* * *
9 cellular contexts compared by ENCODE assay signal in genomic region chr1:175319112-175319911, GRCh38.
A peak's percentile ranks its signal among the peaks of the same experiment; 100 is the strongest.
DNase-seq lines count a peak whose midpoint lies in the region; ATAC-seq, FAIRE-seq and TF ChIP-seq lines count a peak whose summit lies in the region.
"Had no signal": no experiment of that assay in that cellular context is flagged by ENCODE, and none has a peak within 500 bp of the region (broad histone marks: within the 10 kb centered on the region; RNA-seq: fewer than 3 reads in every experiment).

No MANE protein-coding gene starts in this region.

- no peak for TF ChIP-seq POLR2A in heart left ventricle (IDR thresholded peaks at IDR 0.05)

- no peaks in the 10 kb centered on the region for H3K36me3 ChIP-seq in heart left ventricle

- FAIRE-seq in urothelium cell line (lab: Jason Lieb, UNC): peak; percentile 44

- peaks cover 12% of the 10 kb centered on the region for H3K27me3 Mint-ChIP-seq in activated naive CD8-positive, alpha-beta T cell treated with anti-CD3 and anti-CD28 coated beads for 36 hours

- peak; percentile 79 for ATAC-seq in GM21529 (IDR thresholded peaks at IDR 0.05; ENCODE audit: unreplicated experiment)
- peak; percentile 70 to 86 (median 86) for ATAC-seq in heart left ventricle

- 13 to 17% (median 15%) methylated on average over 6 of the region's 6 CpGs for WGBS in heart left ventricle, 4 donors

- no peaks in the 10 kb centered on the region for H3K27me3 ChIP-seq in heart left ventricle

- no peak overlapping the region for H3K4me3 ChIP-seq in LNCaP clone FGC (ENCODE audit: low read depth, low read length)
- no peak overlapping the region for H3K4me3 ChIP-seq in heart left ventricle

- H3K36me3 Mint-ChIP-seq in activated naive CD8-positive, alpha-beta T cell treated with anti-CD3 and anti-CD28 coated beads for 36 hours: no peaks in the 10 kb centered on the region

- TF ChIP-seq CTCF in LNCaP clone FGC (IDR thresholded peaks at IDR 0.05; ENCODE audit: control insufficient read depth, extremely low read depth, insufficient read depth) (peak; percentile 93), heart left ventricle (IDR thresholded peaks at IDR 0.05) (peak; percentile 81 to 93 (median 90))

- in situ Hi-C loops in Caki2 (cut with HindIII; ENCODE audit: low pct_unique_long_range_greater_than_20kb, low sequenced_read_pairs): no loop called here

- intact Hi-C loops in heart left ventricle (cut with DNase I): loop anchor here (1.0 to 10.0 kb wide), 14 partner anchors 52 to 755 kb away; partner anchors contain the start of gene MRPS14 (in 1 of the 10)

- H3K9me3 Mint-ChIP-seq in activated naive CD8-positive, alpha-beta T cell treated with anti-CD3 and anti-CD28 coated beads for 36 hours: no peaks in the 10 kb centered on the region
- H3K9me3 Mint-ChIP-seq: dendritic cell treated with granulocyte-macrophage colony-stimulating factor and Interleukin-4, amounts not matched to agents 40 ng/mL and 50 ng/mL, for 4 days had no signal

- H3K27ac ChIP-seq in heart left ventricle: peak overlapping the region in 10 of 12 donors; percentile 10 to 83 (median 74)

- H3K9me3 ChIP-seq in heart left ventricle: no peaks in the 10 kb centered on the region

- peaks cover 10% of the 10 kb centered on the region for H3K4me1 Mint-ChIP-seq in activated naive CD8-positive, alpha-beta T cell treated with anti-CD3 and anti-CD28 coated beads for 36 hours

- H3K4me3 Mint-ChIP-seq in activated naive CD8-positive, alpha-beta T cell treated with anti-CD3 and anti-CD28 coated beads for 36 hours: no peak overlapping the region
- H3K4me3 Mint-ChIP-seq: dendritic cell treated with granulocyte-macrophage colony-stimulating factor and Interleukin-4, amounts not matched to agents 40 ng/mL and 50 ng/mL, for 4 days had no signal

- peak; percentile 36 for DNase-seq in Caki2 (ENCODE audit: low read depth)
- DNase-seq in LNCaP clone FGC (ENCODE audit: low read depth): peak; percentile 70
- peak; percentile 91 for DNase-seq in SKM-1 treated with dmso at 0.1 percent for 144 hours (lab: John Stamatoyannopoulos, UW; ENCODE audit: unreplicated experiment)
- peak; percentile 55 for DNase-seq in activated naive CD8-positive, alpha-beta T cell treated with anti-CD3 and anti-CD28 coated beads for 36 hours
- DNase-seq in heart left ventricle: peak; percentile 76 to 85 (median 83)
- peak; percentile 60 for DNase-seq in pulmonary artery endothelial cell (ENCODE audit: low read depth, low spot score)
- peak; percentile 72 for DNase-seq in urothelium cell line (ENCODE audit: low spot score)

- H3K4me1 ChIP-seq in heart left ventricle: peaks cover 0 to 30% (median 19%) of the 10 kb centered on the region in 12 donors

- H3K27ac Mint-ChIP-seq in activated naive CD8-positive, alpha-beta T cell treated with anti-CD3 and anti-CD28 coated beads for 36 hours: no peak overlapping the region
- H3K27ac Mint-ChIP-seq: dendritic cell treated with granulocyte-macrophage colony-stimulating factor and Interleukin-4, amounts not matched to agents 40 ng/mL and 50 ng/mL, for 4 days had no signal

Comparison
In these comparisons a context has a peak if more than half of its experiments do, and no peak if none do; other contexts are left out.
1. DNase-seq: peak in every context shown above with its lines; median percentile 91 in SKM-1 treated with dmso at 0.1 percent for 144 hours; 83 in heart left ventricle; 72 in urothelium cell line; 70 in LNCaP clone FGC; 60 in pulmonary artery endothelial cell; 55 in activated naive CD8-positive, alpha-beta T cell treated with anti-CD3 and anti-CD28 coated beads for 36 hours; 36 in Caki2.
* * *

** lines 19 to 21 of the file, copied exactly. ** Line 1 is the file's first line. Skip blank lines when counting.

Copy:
- intact Hi-C loops in heart left ventricle (cut with DNase I): loop anchor here (1.0 to 10.0 kb wide), 14 partner anchors 52 to 755 kb away; partner anchors contain the start of gene MRPS14 (in 1 of the 10)

- H3K9me3 Mint-ChIP-seq in activated naive CD8-positive, alpha-beta T cell treated with anti-CD3 and anti-CD28 coated beads for 36 hours: no peaks in the 10 kb centered on the region
- H3K9me3 Mint-ChIP-seq: dendritic cell treated with granulocyte-macrophage colony-stimulating factor and Interleukin-4, amounts not matched to agents 40 ng/mL and 50 ng/mL, for 4 days had no signal